By Josh Bootsma, Managing Editor
LANSING, Ill. (December 19, 2020) – December is often a time for looking back on the year and reflecting on all that has happened in it. This December, that’s a taller task than usual for me. COVID-19 has completely changed the way all of us go about life, and will make for no small note in the history books to come. A year that started with the excitement of a new decade was within months thrown into confusion, fear, and stay-at-home orders to prevent the spread of a disease that has since killed over a quarter of a million people in the United States. It’s been a time of anxiety, job loss, and disagreement about how best to respond to the virus. A time of separation from family and friends, of working from home, of cancelled trips, baseball games, theater productions, and concerts. This year has tested the resolve of so many Lansing residents, 1,800 of whom have contracted the virus and 12 of whom have died from it.
But despite—and because of—this year’s difficulty, 2020 is a year worth chronicling.
Since I started working full-time for The Lansing Journal in mid-August, that’s what I’ve been striving to do. Writing stories about local issues and topics, and managing the editorial calendar is a job worth doing, especially given the ubiquity of misinformation that spreads even faster than COVID. Frankly, I look forward to impressing my grandkids someday when I tell them I started my full-time journalism career in the middle of the dumpster fire that is 2020.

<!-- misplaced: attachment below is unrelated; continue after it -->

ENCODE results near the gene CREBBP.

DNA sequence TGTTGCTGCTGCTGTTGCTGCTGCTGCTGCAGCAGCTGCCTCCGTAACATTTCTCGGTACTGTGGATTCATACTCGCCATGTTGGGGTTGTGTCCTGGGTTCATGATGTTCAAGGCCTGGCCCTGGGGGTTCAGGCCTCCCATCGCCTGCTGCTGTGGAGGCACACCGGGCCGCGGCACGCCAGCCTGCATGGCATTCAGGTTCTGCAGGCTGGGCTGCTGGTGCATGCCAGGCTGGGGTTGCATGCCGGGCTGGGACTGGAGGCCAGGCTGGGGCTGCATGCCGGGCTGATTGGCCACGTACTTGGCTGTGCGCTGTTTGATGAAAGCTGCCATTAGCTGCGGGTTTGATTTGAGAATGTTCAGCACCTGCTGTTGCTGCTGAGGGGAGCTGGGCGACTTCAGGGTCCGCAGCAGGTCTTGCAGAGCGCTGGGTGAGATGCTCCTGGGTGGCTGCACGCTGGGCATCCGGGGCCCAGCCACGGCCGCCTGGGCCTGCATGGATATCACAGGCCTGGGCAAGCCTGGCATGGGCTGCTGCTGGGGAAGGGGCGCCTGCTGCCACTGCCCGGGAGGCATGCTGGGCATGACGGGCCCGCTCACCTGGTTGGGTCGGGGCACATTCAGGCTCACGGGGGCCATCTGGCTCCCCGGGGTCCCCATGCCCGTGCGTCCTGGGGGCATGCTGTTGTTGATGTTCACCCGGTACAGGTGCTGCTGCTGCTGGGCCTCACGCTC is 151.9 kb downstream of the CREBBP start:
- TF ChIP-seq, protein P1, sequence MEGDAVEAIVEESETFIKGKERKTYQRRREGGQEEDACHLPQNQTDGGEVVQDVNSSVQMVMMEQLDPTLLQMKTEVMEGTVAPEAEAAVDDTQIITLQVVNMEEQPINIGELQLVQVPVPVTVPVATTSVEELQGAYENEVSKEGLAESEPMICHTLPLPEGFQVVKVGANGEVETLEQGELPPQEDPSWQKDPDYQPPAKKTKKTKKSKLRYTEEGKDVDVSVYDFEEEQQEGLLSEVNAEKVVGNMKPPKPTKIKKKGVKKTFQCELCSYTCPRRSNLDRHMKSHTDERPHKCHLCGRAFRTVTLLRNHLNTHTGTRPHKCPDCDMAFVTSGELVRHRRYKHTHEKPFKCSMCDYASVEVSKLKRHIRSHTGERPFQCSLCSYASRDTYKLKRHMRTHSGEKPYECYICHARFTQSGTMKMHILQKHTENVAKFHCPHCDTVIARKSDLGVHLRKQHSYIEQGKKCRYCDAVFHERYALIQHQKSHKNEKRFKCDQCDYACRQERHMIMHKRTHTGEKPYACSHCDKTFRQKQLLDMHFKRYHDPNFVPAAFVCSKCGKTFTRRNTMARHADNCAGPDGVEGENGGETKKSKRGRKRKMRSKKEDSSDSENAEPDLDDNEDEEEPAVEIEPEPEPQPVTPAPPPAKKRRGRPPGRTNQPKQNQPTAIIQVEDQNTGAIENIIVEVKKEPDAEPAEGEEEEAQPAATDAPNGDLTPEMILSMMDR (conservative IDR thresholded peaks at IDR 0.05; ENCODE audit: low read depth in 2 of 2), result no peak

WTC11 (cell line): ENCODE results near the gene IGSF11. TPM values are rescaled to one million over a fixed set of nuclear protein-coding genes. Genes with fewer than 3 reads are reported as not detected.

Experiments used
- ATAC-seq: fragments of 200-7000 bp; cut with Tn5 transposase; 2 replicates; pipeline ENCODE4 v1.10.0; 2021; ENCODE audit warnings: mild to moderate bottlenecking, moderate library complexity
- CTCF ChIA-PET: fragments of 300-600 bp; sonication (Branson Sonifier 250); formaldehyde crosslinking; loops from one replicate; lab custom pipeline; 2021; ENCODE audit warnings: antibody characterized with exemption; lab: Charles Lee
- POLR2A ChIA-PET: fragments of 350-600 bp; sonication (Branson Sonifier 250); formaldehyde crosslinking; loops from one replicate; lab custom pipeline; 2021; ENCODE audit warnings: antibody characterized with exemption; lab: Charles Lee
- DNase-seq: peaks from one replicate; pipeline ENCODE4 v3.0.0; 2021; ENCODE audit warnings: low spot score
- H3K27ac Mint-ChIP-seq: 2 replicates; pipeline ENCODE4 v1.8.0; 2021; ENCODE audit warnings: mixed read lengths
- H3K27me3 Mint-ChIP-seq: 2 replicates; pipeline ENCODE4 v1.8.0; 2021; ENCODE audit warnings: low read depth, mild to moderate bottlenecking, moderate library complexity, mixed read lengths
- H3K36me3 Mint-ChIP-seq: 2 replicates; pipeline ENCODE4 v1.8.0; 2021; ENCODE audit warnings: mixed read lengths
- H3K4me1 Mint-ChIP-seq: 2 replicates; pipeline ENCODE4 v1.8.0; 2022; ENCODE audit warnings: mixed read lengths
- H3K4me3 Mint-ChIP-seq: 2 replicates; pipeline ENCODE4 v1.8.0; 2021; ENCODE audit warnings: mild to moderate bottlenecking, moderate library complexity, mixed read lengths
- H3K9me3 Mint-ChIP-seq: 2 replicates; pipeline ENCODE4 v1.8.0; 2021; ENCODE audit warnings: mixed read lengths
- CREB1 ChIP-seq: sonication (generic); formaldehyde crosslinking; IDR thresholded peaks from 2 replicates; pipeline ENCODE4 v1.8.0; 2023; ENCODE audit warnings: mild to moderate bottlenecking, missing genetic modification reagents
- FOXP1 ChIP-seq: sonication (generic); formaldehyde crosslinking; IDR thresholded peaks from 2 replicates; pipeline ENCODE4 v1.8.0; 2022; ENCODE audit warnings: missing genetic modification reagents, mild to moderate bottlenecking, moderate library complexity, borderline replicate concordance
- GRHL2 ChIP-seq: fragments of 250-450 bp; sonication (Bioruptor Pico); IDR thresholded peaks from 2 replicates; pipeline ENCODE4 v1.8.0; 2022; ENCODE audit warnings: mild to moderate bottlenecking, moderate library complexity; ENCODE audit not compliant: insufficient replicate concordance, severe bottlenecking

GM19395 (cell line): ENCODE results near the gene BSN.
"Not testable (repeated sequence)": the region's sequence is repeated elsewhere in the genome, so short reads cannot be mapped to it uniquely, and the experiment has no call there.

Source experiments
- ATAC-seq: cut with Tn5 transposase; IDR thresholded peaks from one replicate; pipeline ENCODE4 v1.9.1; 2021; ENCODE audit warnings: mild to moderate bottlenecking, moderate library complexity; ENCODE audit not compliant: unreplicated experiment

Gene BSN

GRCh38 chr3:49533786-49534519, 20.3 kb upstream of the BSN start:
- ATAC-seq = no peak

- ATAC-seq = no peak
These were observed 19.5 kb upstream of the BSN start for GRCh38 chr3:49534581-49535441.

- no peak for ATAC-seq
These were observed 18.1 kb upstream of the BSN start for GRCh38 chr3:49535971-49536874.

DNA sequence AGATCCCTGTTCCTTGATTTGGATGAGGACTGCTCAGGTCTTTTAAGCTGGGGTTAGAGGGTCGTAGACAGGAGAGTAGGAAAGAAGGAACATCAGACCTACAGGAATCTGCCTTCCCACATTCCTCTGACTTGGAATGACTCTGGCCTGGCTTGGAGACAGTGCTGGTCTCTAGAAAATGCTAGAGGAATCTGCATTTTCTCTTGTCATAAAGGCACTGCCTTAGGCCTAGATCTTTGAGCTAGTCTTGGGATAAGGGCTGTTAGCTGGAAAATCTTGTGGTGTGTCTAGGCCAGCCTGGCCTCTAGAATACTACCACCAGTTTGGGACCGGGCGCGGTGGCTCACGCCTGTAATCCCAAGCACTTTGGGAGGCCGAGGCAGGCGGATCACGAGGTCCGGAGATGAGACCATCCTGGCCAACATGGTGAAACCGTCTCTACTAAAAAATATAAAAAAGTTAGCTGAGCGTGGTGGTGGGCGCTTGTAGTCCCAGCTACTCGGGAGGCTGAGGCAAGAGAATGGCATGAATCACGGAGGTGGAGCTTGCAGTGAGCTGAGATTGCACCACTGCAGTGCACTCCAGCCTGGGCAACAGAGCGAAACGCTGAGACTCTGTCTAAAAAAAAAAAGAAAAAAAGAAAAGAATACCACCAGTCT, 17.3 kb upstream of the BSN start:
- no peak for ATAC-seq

In some ways my first handful of months have been difficult, as the challenges of starting a new job were multiplied by the challenges of doing so during a pandemic. And getting to know Lansing better, something I’ve looked forward to for quite a while, has been difficult amid so many cancellations, postponements, and virtual alternatives.
But sometimes the most difficult circumstances can bring out the best in people, and I’ve had the unique opportunity to get a close-up view of Lansing people, organizations, businesses, and churches that are every day devoting themselves to their employees, their families, their customers, their parishioners, and their community in ways they never have before. Even as staying apart has become the social norm in Lansing, I’ve seen people growing closer. COVID-19 is a thread that has been woven deep into the tapestry of our lives this year, and it’s a common thread among all of us. I wouldn’t dare guess what Lansing’s finished tapestry will look like this year, but I have a feeling it will be as tight-knit—albeit socially distanced—as ever before.